It is very refreshing to find this opera brought back from oblivion, and certainly not just so we have some idea of Mozart’s contemporary. There is good evidence that Mozart remembered La grotta di Trofonio; the amount of stormy D minor in the Trofonio scenes reminds one of Don Giovanni’s two confrontations with the Commendatore (and several decades later of the Wolf’s Glen in Der Freischütz), and, as Edward Jones’s expert program notes observe, there are parallel characters in Figaro and Così that extend beyond Mozart’s knowledge of the expert singers whom he knew personally. Salieri, whose reputation has been battered in the popular press, in an opera by Rimsky-Korsakov, and in Peter Schaffer’s Amadeus, was Mozart’s rival but also his colleague and friend, and as both a composer and a professional man of the theater he was an expert of high competence and experience. He was also a teacher who counted nearly every major Viennese composer of his time among his pupils; I think especially of Schubert, 47 years younger, who profited significantly from Salieri’s instruction during the most productive years of his early development, noticeably in his Mass in F Major D. 105 (1814). When I heard the fortissimo C minor octaves of the overture to La grotta I thought immediately of Schubert’s greatest Italian overture, Die Zauberharfe, D 644.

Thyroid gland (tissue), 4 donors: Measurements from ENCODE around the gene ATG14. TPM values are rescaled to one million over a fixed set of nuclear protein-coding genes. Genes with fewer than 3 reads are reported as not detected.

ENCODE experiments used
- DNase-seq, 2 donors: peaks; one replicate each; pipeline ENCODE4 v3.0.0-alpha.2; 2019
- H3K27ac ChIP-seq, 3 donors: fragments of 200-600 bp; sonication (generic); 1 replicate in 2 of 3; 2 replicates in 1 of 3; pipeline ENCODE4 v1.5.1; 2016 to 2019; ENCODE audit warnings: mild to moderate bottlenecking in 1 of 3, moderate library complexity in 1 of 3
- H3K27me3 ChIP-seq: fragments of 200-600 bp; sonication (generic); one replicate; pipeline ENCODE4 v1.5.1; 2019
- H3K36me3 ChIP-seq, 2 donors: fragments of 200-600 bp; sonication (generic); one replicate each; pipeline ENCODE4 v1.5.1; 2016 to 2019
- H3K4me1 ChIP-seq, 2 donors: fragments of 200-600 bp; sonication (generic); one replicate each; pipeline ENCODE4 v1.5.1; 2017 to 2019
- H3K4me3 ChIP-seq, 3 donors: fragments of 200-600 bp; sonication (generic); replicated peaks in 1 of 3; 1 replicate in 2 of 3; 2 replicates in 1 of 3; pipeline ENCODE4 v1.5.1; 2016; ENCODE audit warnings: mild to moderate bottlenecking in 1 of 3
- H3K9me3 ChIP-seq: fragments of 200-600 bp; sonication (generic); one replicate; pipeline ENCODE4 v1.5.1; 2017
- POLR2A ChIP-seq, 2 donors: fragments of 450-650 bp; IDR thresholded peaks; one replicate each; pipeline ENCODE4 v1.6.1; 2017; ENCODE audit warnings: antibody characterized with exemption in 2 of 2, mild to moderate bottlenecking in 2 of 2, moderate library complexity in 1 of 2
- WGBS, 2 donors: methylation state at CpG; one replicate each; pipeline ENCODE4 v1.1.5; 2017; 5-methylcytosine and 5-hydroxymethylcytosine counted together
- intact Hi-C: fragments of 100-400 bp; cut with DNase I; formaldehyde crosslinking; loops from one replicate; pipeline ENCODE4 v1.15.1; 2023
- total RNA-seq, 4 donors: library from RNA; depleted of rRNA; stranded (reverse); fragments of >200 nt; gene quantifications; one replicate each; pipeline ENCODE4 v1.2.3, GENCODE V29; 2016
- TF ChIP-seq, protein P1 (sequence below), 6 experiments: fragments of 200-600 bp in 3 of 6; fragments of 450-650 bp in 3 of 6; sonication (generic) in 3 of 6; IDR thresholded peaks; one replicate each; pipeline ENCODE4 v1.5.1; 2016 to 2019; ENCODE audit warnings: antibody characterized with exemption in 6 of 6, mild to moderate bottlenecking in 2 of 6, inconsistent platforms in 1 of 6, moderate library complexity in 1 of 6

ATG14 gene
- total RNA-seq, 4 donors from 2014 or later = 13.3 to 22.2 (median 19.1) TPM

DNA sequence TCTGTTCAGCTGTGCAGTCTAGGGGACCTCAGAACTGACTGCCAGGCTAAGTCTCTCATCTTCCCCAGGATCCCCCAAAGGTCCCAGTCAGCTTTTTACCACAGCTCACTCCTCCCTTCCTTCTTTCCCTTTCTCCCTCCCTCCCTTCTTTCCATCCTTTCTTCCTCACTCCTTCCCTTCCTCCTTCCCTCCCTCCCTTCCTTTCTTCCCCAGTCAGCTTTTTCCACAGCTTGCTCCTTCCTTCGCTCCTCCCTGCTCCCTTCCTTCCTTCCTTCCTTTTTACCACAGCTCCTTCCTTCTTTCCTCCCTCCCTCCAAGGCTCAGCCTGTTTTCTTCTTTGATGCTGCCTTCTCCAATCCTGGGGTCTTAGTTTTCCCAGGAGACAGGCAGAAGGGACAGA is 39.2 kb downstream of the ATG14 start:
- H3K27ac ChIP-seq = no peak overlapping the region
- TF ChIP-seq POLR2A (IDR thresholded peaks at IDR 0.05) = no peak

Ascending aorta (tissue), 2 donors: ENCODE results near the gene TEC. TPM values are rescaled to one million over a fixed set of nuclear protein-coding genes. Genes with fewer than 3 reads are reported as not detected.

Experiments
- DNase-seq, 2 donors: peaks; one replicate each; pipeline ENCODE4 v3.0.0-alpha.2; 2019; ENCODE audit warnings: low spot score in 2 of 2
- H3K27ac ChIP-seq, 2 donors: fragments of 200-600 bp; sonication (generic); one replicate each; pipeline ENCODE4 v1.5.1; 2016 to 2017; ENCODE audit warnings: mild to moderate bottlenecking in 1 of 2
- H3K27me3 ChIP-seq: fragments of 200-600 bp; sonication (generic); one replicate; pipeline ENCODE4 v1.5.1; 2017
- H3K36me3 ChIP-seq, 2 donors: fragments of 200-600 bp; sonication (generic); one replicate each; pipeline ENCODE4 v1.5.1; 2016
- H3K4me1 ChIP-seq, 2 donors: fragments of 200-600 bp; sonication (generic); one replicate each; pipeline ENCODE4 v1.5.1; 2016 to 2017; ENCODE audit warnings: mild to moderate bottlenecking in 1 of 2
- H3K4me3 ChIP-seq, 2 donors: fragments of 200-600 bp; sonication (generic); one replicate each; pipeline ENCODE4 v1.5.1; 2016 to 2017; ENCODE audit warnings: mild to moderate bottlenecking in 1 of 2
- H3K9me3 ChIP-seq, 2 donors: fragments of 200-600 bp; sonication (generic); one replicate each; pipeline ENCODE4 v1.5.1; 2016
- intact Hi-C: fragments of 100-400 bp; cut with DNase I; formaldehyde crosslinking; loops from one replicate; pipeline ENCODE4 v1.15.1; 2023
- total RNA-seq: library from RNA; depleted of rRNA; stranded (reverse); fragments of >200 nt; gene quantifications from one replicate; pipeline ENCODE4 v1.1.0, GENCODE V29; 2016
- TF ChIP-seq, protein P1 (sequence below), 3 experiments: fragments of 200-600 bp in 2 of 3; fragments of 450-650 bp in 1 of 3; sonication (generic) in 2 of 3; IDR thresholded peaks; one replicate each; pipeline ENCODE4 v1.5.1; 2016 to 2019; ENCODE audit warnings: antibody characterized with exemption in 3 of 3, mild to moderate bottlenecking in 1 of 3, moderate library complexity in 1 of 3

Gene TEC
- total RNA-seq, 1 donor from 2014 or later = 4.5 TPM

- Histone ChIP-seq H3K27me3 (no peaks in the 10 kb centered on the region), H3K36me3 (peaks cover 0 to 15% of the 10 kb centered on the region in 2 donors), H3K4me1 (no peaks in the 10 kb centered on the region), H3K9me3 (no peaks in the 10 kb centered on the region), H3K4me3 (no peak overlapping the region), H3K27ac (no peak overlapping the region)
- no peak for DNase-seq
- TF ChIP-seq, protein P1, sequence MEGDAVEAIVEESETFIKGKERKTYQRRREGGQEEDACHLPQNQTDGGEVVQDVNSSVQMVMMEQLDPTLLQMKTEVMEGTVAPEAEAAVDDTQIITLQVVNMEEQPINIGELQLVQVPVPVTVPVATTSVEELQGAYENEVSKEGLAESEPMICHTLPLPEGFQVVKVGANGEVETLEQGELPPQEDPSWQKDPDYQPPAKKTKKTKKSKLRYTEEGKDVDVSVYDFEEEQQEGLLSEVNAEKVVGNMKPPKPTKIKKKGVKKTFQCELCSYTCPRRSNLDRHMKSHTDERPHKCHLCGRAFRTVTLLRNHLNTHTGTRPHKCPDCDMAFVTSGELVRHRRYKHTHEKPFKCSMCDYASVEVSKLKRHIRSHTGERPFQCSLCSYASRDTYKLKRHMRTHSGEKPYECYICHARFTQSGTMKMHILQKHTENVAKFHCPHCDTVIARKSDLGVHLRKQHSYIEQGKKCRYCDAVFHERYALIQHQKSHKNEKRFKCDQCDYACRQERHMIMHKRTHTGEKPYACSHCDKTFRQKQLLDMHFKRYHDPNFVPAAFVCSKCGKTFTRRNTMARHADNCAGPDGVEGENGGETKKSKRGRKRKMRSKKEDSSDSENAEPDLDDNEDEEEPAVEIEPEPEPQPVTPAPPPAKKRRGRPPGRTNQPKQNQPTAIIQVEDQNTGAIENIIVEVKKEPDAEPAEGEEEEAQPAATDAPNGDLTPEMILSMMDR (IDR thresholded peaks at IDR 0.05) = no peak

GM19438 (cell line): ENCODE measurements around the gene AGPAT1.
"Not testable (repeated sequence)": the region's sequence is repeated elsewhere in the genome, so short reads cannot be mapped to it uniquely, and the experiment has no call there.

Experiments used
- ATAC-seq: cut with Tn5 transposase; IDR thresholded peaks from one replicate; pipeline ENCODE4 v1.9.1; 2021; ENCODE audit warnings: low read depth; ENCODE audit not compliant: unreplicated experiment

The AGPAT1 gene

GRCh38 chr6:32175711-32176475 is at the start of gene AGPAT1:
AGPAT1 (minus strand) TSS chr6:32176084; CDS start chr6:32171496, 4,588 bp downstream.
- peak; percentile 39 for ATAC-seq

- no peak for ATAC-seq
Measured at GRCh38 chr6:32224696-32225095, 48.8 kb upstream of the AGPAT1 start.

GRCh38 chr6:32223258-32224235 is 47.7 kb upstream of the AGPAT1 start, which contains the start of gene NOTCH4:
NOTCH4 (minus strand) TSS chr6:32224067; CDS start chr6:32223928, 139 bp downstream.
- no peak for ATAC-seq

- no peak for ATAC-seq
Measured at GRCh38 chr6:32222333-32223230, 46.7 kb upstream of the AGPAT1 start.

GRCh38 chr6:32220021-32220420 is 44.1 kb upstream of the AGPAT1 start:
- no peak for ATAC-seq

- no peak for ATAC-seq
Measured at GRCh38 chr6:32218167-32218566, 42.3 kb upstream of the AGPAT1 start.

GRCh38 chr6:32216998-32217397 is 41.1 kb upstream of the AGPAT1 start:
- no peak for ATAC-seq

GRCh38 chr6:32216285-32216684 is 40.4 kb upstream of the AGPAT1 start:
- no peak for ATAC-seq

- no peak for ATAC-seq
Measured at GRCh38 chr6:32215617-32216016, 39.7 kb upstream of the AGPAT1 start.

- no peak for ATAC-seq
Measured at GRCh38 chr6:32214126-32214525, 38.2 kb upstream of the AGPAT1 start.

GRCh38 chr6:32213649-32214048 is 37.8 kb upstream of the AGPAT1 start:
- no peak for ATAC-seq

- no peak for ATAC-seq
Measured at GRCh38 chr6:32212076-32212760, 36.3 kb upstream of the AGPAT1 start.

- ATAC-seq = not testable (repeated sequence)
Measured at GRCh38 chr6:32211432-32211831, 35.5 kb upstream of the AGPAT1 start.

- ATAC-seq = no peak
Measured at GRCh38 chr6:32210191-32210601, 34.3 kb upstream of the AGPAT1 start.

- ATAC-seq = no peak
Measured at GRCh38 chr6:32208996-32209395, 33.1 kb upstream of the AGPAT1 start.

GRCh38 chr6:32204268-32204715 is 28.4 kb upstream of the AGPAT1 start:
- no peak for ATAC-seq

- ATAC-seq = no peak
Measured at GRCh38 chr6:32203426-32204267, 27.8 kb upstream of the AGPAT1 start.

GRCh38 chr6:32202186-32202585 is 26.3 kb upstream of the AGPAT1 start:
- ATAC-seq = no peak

In its 78th year, LHO can look back on a distinguished history of inspired productions combining students and young freelance professionals, as I wrote about two years ago for Lakmé [here]. La grotta di Trofonio, in two hour-long acts, requires no complex staging. The simple split-level scene depicting Arcadian Greece featured Doric columns on the left, and rocky crags with cave entrance and exits on the right. Costuming was classical — togas, shepherds — for all the principals except the “wizened and reclusive philosopher” Trofonio, a classical hippie, who was imaginatively cloaked in rags, ivy leaves, and Christmas ferns (he gave these to the girls when they emerged from the cave). The opera has been double-cast for six performances, but all of those whom I heard were good actors as well as good singers, and well prepared in their roles — Ethan Sagin (Aristone), Sarah Mitchell (Dori), Charlotte McKechnie ‘15 (Ofelia), Andy Troska ‘17 (Artemidoro; he was also Tom Rakewell just a few weeks ago; when does he find time for his courses?), and Andrew Sokol (Plistene). I was especially impressed by Nyiko Ngobeni as the less prominent but all-important Trofonio, whose voice was strong and clear, but who combined his stage presence with a fine blend of both menace and humor.